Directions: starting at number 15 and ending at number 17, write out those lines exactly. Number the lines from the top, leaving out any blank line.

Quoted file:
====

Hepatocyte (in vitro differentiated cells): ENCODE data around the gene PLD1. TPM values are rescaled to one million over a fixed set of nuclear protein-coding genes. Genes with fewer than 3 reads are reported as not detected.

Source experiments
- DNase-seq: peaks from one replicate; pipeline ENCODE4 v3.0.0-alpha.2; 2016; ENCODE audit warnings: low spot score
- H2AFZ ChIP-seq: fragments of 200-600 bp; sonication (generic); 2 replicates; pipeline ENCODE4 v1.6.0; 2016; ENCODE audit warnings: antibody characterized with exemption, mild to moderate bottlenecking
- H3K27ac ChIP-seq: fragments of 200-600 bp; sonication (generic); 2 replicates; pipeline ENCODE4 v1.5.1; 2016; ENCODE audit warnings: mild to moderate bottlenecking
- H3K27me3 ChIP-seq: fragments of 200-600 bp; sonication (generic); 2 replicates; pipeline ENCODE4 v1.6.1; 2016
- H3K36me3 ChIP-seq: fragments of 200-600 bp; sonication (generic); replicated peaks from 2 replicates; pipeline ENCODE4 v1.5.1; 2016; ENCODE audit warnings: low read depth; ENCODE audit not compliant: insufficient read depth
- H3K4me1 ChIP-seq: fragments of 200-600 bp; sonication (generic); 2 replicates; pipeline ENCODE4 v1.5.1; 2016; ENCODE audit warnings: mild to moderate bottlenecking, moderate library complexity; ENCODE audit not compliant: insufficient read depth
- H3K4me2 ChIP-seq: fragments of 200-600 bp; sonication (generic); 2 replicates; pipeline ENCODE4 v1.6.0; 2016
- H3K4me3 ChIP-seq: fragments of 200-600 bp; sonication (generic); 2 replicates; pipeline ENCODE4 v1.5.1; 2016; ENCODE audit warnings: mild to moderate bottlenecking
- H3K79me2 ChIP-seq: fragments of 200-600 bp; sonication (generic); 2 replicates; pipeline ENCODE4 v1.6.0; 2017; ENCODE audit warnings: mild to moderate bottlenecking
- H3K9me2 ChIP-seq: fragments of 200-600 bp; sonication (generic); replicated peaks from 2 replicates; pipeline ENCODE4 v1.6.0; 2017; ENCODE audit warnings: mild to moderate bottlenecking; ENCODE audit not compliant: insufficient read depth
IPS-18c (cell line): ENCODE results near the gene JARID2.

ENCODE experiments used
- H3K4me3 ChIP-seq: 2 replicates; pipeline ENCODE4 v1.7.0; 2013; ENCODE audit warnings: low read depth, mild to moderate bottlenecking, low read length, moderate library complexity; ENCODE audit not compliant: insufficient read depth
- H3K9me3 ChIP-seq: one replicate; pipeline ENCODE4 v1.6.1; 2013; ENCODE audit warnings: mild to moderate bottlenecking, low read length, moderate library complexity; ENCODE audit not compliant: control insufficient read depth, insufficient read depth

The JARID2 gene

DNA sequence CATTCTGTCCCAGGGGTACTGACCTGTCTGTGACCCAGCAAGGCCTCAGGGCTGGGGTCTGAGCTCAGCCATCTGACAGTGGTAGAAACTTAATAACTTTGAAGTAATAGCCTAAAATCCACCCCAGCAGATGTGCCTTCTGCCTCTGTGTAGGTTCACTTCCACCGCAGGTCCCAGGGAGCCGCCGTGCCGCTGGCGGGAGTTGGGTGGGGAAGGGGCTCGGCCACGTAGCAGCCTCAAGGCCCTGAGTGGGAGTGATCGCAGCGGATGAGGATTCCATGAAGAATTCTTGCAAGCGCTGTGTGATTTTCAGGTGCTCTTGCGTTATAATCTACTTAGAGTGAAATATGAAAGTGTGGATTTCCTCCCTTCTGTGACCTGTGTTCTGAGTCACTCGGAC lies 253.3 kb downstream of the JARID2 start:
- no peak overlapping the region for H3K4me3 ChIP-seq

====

- H3K4me3 ChIP-seq: 2 replicates; pipeline ENCODE4 v1.7.0; 2013; ENCODE audit warnings: low read depth, mild to moderate bottlenecking, low read length, moderate library complexity; ENCODE audit not compliant: insufficient read depth
- H3K9me3 ChIP-seq: one replicate; pipeline ENCODE4 v1.6.1; 2013; ENCODE audit warnings: mild to moderate bottlenecking, low read length, moderate library complexity; ENCODE audit not compliant: control insufficient read depth, insufficient read depth

The JARID2 gene